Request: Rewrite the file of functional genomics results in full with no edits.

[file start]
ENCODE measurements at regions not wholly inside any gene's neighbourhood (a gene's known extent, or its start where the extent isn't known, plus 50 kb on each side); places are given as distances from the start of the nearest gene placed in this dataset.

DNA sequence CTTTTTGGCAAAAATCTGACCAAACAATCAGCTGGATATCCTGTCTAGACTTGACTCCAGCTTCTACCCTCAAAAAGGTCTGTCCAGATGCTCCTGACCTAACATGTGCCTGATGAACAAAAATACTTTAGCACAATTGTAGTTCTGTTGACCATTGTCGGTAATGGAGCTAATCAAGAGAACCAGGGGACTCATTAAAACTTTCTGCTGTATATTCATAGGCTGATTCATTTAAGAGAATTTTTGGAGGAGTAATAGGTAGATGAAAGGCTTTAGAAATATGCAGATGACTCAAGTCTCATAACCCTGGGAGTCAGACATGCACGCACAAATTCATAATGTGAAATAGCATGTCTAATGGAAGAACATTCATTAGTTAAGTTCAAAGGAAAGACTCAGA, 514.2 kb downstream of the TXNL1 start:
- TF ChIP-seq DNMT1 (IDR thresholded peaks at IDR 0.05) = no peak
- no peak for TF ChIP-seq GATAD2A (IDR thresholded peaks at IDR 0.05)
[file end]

ENCODE measurements at regions not wholly inside any gene's neighbourhood (a gene's known extent, or its start where the extent isn't known, plus 50 kb on each side); places are given as distances from the start of the nearest gene placed in this dataset.

DNA sequence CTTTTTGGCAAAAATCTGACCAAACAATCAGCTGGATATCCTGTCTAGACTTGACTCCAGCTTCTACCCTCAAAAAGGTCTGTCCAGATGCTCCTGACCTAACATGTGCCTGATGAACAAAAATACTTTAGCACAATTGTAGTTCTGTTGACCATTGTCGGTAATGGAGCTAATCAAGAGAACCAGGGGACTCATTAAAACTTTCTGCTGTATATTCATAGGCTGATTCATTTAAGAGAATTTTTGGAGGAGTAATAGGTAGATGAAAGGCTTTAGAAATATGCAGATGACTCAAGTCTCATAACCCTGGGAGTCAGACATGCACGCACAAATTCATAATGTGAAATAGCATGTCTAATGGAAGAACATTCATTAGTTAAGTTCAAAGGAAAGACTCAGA, 514.2 kb downstream of the TXNL1 start:
- TF ChIP-seq DNMT1 (IDR thresholded peaks at IDR 0.05) = no peak
- no peak for TF ChIP-seq GATAD2A (IDR thresholded peaks at IDR 0.05)